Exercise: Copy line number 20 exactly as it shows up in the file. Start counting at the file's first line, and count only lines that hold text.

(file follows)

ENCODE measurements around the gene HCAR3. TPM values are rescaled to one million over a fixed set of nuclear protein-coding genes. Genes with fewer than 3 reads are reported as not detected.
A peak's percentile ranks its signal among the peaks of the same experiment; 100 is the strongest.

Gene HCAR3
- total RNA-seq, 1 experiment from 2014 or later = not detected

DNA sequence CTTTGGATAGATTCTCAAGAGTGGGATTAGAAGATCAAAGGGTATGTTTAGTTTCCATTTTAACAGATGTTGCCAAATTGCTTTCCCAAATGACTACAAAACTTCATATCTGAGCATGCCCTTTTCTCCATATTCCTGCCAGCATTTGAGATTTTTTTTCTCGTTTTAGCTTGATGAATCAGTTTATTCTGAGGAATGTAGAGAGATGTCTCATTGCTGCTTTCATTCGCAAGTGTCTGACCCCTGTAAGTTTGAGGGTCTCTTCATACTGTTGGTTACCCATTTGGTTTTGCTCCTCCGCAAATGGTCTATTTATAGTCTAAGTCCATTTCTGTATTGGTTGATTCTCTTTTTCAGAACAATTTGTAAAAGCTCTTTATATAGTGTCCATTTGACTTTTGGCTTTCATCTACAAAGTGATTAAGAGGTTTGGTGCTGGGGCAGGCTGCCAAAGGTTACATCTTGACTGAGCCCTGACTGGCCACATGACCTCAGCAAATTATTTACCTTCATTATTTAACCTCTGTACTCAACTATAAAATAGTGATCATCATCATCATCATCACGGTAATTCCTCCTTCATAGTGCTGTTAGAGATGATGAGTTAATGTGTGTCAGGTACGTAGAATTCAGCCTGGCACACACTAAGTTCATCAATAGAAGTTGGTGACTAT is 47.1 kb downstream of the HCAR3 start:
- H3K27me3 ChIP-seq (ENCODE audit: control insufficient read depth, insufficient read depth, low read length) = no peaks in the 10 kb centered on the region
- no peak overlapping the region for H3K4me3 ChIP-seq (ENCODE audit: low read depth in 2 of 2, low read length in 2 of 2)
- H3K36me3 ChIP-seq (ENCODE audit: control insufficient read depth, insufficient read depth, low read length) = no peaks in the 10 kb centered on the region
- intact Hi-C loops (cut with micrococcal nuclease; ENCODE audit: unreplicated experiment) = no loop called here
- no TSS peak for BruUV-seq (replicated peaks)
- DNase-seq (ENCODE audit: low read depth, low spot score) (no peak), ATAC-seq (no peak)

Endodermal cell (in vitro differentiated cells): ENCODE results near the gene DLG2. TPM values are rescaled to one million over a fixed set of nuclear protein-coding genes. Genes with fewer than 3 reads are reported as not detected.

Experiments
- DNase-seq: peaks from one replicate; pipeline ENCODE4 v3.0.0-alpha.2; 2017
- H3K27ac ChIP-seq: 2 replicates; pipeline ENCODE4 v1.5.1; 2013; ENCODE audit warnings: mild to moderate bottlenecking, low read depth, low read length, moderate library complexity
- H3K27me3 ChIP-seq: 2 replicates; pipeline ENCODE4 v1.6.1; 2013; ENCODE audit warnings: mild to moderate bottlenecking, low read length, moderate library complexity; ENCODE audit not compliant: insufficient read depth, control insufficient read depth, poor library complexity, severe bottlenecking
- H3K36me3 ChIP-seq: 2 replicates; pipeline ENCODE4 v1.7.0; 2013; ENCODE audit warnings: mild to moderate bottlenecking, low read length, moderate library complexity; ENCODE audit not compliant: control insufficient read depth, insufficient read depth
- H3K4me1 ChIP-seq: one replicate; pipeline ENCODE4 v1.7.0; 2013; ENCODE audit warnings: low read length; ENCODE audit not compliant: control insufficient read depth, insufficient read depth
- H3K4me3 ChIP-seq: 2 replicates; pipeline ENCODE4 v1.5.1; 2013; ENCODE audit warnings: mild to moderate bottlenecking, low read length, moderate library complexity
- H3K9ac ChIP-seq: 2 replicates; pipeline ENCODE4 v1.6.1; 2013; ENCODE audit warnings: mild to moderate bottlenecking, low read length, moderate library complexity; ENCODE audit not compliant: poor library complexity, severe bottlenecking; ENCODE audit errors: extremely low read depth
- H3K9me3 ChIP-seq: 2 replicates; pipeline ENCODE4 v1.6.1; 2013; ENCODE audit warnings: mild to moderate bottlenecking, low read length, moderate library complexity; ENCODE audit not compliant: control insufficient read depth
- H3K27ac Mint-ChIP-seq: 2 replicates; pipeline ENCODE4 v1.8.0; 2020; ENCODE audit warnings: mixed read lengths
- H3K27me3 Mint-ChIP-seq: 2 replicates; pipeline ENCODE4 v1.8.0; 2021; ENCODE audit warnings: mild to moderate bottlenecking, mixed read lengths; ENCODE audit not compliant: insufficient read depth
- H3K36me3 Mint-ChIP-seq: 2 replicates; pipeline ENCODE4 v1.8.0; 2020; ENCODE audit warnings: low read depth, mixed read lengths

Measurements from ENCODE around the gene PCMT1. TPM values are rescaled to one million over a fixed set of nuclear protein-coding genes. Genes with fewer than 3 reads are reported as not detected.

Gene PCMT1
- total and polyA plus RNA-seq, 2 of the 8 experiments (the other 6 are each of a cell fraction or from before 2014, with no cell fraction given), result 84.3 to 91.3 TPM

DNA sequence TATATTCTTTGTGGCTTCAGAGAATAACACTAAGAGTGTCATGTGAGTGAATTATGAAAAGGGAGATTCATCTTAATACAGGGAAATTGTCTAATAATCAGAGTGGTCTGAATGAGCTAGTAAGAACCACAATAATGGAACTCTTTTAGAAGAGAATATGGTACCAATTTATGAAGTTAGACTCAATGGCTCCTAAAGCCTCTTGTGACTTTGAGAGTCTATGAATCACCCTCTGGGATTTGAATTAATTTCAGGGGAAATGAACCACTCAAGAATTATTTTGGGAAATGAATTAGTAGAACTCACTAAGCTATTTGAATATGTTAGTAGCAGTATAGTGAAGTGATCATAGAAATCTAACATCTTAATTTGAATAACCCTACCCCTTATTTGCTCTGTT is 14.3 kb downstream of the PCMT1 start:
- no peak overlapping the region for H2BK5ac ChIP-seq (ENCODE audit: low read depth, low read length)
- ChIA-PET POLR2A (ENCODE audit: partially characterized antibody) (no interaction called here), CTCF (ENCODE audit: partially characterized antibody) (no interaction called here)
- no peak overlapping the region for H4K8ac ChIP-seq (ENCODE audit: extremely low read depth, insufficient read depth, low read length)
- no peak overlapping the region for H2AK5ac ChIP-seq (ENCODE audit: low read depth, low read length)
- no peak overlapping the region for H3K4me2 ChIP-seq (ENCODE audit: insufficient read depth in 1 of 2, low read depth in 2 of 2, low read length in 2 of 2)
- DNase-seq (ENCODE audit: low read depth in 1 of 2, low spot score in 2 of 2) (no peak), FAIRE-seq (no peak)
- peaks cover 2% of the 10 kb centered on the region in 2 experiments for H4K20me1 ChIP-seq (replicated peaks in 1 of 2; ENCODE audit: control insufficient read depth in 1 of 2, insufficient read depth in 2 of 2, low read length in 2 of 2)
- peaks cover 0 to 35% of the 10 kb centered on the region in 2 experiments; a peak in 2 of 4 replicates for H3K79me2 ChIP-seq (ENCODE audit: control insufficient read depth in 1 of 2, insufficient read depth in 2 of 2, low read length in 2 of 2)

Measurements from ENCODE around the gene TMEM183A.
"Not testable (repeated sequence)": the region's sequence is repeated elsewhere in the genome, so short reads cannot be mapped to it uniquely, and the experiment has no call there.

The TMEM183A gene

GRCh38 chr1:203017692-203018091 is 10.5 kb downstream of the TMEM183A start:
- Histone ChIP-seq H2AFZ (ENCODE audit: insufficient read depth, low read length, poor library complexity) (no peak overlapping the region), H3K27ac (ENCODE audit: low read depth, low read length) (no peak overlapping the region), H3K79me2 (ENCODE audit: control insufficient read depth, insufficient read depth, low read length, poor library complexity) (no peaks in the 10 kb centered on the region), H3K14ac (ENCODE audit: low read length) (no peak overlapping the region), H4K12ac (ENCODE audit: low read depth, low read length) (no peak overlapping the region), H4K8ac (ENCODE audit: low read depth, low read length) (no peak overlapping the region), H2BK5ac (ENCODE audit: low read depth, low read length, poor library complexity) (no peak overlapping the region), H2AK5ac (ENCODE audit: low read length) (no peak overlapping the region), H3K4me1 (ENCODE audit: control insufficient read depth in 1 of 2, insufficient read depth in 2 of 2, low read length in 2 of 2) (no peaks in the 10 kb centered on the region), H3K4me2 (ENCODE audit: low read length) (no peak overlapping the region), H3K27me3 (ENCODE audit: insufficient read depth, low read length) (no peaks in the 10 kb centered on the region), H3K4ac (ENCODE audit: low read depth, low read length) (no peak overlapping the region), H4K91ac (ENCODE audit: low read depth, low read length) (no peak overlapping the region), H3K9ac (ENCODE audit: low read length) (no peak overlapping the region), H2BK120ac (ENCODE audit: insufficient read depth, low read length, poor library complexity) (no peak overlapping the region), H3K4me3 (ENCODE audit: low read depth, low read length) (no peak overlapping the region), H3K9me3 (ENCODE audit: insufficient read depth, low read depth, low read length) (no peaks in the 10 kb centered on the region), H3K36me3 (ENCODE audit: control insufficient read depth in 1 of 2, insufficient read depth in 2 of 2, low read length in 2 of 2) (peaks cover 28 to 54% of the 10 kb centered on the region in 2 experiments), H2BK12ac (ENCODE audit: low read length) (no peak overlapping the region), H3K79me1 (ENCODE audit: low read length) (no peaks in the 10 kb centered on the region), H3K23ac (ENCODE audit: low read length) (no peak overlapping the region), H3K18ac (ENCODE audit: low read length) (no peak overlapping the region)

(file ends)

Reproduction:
- H3K9ac ChIP-seq: 2 replicates; pipeline ENCODE4 v1.6.1; 2013; ENCODE audit warnings: mild to moderate bottlenecking, low read length, moderate library complexity; ENCODE audit not compliant: poor library complexity, severe bottlenecking; ENCODE audit errors: extremely low read depth